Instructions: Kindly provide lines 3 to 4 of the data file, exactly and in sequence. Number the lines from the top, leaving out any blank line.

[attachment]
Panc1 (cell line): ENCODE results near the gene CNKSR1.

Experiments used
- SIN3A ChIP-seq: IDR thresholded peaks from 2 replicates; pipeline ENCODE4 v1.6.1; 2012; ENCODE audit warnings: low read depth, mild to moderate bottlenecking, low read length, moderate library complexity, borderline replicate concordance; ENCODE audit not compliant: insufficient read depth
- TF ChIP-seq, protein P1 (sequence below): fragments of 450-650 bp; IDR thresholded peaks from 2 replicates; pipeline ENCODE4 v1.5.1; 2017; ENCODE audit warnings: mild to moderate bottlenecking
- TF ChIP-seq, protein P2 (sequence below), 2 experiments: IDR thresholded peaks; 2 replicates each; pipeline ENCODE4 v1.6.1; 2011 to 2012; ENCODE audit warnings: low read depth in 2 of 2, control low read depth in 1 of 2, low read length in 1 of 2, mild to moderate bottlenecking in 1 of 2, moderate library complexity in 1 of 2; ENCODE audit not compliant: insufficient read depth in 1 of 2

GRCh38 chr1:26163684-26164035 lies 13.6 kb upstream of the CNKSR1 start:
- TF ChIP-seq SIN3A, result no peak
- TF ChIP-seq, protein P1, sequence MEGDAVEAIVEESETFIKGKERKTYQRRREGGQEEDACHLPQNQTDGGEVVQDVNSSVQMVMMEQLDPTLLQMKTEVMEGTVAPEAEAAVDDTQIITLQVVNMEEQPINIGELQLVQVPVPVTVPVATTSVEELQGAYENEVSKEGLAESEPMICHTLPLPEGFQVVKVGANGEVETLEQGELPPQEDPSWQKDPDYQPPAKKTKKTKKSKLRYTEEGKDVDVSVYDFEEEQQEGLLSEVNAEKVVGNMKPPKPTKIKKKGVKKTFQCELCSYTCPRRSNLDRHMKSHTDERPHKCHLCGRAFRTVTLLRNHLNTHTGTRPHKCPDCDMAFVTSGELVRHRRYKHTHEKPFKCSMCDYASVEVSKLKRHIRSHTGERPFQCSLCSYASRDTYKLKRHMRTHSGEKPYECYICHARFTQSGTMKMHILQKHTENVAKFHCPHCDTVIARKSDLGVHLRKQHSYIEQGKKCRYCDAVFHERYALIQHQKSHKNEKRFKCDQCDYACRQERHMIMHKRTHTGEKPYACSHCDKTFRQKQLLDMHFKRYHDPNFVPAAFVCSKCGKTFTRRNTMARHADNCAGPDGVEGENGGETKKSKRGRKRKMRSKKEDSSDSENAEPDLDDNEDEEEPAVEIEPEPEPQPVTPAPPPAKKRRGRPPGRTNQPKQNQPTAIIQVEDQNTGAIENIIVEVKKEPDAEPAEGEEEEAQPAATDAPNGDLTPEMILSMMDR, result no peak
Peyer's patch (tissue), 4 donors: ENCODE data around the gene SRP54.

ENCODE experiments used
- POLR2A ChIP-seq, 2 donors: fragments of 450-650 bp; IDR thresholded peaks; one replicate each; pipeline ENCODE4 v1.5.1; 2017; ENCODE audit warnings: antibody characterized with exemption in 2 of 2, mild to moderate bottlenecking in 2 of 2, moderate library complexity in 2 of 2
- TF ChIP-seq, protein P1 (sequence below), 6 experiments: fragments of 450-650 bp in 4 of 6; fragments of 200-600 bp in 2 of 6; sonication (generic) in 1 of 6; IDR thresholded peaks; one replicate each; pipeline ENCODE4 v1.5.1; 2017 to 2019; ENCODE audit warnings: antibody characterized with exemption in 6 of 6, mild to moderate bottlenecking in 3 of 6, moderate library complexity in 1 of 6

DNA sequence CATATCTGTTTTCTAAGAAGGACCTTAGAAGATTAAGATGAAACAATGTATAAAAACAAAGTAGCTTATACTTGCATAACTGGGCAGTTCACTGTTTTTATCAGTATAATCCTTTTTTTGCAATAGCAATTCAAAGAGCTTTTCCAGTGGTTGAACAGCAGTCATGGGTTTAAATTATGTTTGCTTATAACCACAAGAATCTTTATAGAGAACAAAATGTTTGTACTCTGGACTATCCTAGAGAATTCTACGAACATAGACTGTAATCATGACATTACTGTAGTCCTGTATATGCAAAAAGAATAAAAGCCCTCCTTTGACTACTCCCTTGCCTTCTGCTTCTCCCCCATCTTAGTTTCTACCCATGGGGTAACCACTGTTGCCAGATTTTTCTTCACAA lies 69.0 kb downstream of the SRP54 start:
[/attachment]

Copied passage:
- SIN3A ChIP-seq: IDR thresholded peaks from 2 replicates; pipeline ENCODE4 v1.6.1; 2012; ENCODE audit warnings: low read depth, mild to moderate bottlenecking, low read length, moderate library complexity, borderline replicate concordance; ENCODE audit not compliant: insufficient read depth
- TF ChIP-seq, protein P1 (sequence below): fragments of 450-650 bp; IDR thresholded peaks from 2 replicates; pipeline ENCODE4 v1.5.1; 2017; ENCODE audit warnings: mild to moderate bottlenecking